WA high buck hunts?

Discussion in 'Northwest Hunting' started by Gunnerboy, Jul 6, 2013.

  1. Gunnerboy

    Cowlitz County
    Well-Known Member

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    Anyone hunted the sept high buck season for washington? and if so can i get some info on where to go and what it was like.
  2. zeppelin

    Benton County WA
    Active Member

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    Yes I have done it in the past. You will need a horse or two. I went to Wenatchee and then turned east along the Columbia River like you're going to Chelan. At Entiat turn back north along the Entiat River. Go to the end of the paved road and keep going to the end of the road where you will come to an established campground called Cottonwood camp (even had showers there when I went). From cottonwood camp pack out north along the trail that parallels the Entiat river. Go about 12 miles straight in and you will hit some meadows at trails end at Icicle Creek. Camp there. There are also some trails you can branch off from on the way to get into this area and most have meadows for grazing horses. This area is in the Glacier Peak Wilderness, but there are others. Spent 10 days up there with 2 friends and 7 horses. After the first 5 days we were the only residents of Icicle Creek. You won't regret it. Z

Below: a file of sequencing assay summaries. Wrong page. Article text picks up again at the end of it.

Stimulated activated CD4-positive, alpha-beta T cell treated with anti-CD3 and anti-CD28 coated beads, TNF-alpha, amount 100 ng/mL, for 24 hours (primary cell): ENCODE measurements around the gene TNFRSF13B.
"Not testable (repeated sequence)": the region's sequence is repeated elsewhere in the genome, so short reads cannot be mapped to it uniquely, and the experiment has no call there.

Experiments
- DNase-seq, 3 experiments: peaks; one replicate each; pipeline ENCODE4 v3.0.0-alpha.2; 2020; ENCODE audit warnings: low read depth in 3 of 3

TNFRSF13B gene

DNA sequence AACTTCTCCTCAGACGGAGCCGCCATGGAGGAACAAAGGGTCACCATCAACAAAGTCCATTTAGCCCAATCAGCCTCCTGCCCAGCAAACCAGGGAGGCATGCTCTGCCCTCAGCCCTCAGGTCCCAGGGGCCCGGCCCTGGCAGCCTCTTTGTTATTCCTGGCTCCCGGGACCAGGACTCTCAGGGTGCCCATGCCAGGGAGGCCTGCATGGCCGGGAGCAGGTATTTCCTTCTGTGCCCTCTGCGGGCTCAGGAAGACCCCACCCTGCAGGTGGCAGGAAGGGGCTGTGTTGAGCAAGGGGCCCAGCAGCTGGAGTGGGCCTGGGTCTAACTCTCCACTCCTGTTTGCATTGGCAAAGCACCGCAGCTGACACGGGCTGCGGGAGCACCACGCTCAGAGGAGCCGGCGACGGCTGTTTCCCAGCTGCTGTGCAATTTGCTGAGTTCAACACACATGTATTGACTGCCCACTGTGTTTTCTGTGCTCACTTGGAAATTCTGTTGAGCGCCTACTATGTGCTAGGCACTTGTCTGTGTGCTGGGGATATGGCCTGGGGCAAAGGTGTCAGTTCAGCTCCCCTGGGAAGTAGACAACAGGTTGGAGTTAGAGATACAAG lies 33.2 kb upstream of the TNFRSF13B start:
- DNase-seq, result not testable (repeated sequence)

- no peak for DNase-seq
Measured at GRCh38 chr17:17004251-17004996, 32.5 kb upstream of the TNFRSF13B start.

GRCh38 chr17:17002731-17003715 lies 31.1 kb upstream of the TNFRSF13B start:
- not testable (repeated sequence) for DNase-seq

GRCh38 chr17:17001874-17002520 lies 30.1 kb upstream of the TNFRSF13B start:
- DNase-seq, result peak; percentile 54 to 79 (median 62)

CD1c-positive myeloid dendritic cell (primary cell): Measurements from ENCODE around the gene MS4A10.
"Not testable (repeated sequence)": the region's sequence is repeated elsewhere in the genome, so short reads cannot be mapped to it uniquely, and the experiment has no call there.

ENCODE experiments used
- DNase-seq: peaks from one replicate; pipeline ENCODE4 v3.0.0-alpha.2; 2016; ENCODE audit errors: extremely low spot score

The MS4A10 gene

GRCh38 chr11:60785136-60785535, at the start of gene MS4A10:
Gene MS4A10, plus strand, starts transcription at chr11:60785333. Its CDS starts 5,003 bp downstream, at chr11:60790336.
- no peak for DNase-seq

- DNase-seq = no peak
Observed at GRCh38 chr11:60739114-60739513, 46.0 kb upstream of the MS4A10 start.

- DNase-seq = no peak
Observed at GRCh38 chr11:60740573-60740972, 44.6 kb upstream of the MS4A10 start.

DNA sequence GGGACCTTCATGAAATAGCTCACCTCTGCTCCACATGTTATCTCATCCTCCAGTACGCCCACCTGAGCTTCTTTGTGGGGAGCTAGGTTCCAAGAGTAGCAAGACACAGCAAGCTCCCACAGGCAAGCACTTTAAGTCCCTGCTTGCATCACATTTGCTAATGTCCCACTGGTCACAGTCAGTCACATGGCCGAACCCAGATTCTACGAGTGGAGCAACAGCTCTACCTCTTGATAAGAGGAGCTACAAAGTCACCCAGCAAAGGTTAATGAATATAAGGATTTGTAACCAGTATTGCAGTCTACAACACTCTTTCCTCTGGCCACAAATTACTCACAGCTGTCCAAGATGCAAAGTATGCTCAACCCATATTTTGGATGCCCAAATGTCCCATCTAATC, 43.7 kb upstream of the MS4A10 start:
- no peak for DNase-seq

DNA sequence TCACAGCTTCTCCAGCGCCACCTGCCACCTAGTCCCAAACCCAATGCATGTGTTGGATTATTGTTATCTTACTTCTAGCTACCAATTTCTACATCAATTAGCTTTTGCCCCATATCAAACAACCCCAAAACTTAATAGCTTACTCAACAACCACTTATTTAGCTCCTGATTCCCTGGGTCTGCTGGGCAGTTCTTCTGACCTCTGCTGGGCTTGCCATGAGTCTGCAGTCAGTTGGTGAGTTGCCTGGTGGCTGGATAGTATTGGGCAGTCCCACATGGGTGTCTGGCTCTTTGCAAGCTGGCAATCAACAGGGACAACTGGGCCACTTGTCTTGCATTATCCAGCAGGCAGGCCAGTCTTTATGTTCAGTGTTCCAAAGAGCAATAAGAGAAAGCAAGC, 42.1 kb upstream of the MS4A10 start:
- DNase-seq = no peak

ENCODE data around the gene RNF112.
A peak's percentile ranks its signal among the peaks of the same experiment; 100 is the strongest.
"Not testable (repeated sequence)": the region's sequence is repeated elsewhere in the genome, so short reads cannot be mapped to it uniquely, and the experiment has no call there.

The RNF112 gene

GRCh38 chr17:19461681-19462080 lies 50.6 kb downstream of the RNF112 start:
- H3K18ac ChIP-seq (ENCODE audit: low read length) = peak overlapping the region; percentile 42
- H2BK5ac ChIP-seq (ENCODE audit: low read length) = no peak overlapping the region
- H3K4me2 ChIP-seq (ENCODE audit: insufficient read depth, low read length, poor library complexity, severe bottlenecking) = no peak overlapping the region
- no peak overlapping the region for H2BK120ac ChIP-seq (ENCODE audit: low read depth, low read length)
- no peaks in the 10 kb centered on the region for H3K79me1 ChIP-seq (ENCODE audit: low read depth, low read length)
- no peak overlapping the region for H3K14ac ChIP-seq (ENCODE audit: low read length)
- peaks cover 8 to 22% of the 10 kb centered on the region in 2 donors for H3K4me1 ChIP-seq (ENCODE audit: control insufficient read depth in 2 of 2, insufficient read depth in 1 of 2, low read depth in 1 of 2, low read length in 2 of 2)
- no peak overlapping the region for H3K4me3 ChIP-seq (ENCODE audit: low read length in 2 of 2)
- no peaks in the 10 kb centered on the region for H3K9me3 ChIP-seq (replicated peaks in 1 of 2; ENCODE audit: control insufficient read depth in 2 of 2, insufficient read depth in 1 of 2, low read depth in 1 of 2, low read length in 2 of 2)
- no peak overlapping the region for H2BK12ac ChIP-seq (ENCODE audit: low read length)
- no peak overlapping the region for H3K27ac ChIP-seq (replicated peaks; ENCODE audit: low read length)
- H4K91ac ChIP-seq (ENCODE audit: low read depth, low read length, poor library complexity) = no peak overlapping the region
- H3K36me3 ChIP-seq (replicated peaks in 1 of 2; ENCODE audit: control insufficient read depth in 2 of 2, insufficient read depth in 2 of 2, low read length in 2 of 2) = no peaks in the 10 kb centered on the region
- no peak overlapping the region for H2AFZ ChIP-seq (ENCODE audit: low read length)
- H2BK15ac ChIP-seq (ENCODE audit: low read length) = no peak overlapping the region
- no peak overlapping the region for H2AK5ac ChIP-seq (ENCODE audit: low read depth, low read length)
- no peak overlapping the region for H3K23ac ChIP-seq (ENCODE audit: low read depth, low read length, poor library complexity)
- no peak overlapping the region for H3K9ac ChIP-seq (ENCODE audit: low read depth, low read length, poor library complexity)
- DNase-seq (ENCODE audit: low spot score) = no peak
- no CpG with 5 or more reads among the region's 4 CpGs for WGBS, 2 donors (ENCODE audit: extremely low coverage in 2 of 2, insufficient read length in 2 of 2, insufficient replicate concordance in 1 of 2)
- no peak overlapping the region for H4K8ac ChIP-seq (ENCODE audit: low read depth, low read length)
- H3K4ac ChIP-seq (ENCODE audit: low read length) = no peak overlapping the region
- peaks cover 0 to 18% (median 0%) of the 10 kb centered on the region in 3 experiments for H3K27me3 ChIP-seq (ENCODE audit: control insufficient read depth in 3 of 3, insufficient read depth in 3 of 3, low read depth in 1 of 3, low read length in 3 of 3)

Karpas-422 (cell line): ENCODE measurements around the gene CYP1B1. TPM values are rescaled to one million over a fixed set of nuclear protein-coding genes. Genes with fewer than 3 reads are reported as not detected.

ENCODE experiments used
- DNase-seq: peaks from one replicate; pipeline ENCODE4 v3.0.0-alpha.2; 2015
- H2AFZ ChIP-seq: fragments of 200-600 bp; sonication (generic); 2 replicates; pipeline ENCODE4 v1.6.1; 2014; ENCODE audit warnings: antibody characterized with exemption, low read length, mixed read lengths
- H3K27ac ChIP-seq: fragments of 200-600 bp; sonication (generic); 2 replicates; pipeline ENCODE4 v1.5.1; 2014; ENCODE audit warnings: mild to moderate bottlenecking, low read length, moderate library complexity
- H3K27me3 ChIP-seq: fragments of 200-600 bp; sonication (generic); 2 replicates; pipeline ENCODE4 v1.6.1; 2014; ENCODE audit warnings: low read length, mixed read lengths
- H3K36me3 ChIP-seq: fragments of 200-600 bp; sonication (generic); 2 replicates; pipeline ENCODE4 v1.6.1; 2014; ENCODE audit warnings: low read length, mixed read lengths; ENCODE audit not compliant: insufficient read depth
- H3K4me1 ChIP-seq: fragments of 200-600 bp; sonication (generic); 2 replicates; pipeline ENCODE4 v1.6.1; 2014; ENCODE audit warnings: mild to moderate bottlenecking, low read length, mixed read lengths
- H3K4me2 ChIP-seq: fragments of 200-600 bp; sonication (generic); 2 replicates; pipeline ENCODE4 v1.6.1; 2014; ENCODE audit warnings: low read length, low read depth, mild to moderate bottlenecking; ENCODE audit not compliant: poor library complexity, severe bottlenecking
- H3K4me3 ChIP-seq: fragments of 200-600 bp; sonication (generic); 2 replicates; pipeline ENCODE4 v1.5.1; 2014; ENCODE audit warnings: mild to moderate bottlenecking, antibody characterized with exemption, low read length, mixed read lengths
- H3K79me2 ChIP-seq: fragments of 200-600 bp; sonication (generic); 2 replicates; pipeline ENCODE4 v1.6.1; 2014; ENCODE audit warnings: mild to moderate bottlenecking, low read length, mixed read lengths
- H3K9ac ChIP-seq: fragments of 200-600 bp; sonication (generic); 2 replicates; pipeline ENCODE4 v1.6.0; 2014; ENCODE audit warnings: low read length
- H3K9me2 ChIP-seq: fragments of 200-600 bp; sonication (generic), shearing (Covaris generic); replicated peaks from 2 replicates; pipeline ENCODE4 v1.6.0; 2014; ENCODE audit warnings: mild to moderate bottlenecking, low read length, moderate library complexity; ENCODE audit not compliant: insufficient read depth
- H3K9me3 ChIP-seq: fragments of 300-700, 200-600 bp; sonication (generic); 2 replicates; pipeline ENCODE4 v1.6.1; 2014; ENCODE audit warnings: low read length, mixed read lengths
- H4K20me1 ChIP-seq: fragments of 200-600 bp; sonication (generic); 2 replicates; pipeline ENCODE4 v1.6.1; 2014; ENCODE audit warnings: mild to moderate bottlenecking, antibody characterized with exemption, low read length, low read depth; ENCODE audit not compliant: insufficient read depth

3. iusmc2002

    Colville, WA
    Active Member

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    Make sure you get ahold of the local Ranger station if you're planning on using any of their trails or parking areas because you'll need a pass to stay out overnight. That was my experience when I tried hunting outside Leavenworth, and having to pay $5 a day to park at a trailhead on top of everything else, considering it's "supposed" to be OUR land, was a major turn-off. If you have the means to get WAY out (horses or great physical stamina) you'll be successful.
  4. salmonriverjohn

    N.W Oregon coast, Gods country
    Well-Known Member

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    Very good of you to help a fellow member out, thats why I love this site.:drink:
  5. mtnman

    Wa, mtns
    New Member

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    Pick one of the open Wilderness Areas. Get maps, Google earth, get up there and scout. Get in shape!!! Get in shape!!! Get in shape!!! And get in better shape!!! Enjoy the learning curve of the high country experience and upgrade gear as you learn what works for you. Know your rifle! Most find it a good hike in beautiful country and don't go back. Others its a passion and they busted their azz and found the pockets of deer that are there year after year. Good luck if you go! :)
  6. jbett98

    NW Oregon
    Silver Supporter Silver Supporter Bronze Supporter

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    A lot of years ago, thirty to be exact, I was hiking up to Marion Lake in the Oregon Cascades near Mt Jefferson with a buddy of mine.
    We noticed a couple of empty horse trailers that were hitched up to a couple of 1 ton diesel trucks.

    The real odd thing that we noticed was the bales of alfalfa hay that was spread behind the trailers.